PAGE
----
Had I been drinking earlier that day? I look like I’m about to fall over.

I had some good times at SUNY, and I made some lasting friends. But on the whole, those two years were part of my job.



Career developments moved me to the Washington, DC area in 1996. I met my future wife there, and we were married in 2003.


I started working for the Library of Congress in 2003, and in 2007 I took a lateral move to the National Audio-Visual Conservation Center in Culpeper, Virginia. My daughter Caitlin was born in 2006, and somewhere during this time I went prematurely grey. I’m certain there is a connection.

In 2009, Lisa and I bought our first (and so far only) house, and in 2012 our son Michael was born.

Definitely the worst picture ever…

Last year, Lisa made me these cute Welsh cupcakes for my birthday.

And here is one good picture of me, just to show that it can be done:


And that concludes that. I have now completed forty-eight solar laps. I’ve done many of things I set out to do, and believe it or not, I think I’m in a pretty good place these days. Some things could be better, of course, and some things are a work in progress. And for some things, I’m just getting started.

Janet H. Pugh, 1936-2015


Some things are difficult, if not impossible, to talk about. So I’m not going to try. Instead, I’ll share her obituary from the Donald L. Barber funeral home, as it appeared on February 2.

Janet Habecker Pugh, 78, formerly of Warren St., Homer, passed away on Thursday, January 29, 2015 in Silver Spring, MD.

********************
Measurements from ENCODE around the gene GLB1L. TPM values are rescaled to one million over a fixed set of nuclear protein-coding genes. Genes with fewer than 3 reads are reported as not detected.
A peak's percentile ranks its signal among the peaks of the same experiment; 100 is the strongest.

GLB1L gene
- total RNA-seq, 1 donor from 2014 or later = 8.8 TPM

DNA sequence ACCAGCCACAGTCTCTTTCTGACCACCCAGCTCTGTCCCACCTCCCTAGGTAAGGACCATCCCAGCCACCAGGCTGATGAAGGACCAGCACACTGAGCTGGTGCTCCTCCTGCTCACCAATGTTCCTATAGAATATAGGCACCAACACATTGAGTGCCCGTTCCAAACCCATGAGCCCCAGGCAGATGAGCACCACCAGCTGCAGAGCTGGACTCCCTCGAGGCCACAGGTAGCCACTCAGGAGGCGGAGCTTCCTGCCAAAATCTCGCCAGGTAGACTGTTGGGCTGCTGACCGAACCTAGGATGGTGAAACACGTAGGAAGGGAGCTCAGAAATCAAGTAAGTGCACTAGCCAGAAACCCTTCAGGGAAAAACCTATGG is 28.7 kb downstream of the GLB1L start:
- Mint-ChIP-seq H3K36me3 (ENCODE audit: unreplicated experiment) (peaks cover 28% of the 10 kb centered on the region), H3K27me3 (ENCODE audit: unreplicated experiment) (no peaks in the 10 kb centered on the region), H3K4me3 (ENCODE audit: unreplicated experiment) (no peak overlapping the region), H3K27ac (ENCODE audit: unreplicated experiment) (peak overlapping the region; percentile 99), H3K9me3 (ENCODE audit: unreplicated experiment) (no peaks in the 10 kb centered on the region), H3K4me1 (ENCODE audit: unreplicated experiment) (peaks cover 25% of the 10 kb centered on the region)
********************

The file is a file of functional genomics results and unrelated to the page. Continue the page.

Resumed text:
She was born August 21, 1936 in Lawrence, MA; a daughter of the late Joseph and Alice Langlais Habecker. She graduated St. Anne’s High School in Lawrence in 1954, Merrimack College in 1958, and received her Masters of Arts from Michigan State in 1962.

Janet and her late husband, David L. Pugh, settled in the Cortland and Homer area in 1962.

She was a communicant of St. Margaret’s Church, serving on the landscaping committee and as a religious education teacher. Mrs. Pugh also was a member of the SUNY Cortland Faculty Wives Club, Leisure Club, and the Little York Garden Club for 25 years.

She was employed for more than 20 years at SUNY Cortland as an English teacher and had also archived records for Cortland County.

Janet had also been a candle and craft designer, worked in cabbage pollination at Reed’s Seeds, and served as an adjunct professor at Michigan State.

Surviving are two sons, James W. (Jeanne) Pugh of Brookeville, MD and Richard J. (Lisa) Pugh of Boston, VA; four grandchildren, Connor, William, Caitlin and Michael Pugh; a sister, Alice Valliere and several nieces and nephews.

Funeral services will be held at 10:30 a.m. on Thursday, February 5, 2015 in St. Margaret’s Church, 14 Copeland Ave., Homer, where a Mass of Christian Burial will be celebrated by Rev. Paul Alciati. Janet will be laid to rest beside her beloved David in Glenwood Cemetery at a later date.